When you're riding a twin fin and you're on one rail, there's still quite a lot of fin in the water. The board that I'd choose to ride in a hollow, barreling waves, would be one of my channel bottom boards in the 5'10" to six-foot range.
OK, now, about the trip. How long did you spend aboard the boat?
Eleven months. Yeah, we left mid-March in '22.
You left from Thailand, was that correct?
Yeah, we left up in the Gulf of Thailand, near Bangkok. A little port town called Pattaya - it's right in the north of the Gulf of Thailand - and we made our way down the coast of Cambodia and then down through the South China Sea.
We then made our way through the Singapore Strait and up the Malacca Strait, along Malaysia, then across the Malacca Strait to north Banda Aceh, where we checked into Indonesia. First stop was a little island called Sabang.
Did you find any waves when en route to Indonesia?
Yeah, we did. At one point early on, the engine, we'd clogged it. A plastic wrapper had clogged in the intake for the coolant of the engine, and the engine overheated. So we ended up towing the Calypte in with a tender into this little island, where we knew there was a protected anchorage, where we diagnosed the problem and fixed the boat.
Aiyana had actually taken the tender for a little cruise around the corner, while my mate George and I were troubleshooting the problem.
Aiyana came back all wide-eyed. She'd found this fun little reeling left-hand point. It was a novelty, but we surfed. And we were just tripping; we couldn't even believe it. We'd totally just stumbled across this little, dreamy left-hand point.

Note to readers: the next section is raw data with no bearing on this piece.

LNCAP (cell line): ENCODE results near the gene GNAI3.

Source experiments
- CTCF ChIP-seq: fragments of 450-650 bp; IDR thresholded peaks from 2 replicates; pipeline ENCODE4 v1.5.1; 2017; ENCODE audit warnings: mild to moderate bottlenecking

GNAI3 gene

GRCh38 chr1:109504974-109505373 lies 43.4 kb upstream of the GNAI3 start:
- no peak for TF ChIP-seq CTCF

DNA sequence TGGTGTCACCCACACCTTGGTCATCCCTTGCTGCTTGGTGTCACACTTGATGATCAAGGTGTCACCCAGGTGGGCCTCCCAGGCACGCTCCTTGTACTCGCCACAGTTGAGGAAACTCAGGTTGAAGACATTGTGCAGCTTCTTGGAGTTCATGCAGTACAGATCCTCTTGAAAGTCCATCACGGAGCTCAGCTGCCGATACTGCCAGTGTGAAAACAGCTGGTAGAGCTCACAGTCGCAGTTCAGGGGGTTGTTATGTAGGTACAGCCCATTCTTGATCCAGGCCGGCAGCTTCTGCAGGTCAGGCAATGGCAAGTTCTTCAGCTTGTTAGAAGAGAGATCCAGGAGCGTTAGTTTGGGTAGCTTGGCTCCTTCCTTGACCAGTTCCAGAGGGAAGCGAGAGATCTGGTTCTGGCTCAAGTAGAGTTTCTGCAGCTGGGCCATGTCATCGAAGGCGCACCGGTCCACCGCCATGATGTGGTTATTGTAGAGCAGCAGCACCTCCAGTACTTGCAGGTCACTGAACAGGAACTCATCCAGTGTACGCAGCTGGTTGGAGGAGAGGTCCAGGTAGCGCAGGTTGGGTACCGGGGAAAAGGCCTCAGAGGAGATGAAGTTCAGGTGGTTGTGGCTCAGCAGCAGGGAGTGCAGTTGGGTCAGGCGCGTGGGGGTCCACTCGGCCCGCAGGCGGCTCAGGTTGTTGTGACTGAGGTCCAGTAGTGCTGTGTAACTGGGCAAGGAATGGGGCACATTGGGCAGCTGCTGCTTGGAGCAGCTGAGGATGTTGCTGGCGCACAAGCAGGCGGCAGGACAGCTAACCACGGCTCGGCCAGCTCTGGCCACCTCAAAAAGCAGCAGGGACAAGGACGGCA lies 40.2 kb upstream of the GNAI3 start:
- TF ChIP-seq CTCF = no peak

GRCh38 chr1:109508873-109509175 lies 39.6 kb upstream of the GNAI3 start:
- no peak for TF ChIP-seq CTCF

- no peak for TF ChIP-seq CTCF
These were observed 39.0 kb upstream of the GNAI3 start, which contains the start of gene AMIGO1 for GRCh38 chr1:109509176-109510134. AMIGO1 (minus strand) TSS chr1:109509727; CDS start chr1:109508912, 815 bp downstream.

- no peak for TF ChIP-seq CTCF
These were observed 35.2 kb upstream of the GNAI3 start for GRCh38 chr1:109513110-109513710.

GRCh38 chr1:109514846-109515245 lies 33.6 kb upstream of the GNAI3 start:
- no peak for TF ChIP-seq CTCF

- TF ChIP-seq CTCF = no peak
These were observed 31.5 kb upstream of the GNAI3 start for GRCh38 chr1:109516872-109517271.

Would that have been borne off the nor-east monsoon?
Yeah, it was a really short period wind swell coming from up Taiwan way.
But the surf trip began in earnest up at Banda Aceh, I guess.
Yeah, that nor-west side of Sumatra does have waves, but it's really open ocean and I didn't know any anchorages there. I didn't have the experience and confidence to be searching, so our first surfing destination was the Banyaks.
Even though I'd never been to the Banyaks before, I wanted to just get there because I knew it was quite protected, and there were going to be a few anchorages that I had already marked. So I wanted to just feel it out. I'd never really anchored around waves, never sailed the surf. I knew there were going to be enough challenges as it was without putting ourselves in a precarious situation.
It would've been really cool to have spent a bit more time up there. There's so many islands and places everywhere. You could spend a lifetime looking around but we had enough waves to keep us busy. That was the real start of the surfing trip.
We'll chat about the surfing shortly, but you mentioned the challenges of sailing. Were there any close calls you can recount?
In those early days with George...he's a friend of ours, an ex-diesel mechanic who's been sailing for the last twenty years on his own boat and he turned out to be a great mentor for us. When he was onboard, when I was saying about the packet that got stuck in the intake. It basically burst the tube so all the water that was cooling the engine was actually coming into the bilge, and essentially sinking the boat. The boat was sinking itself.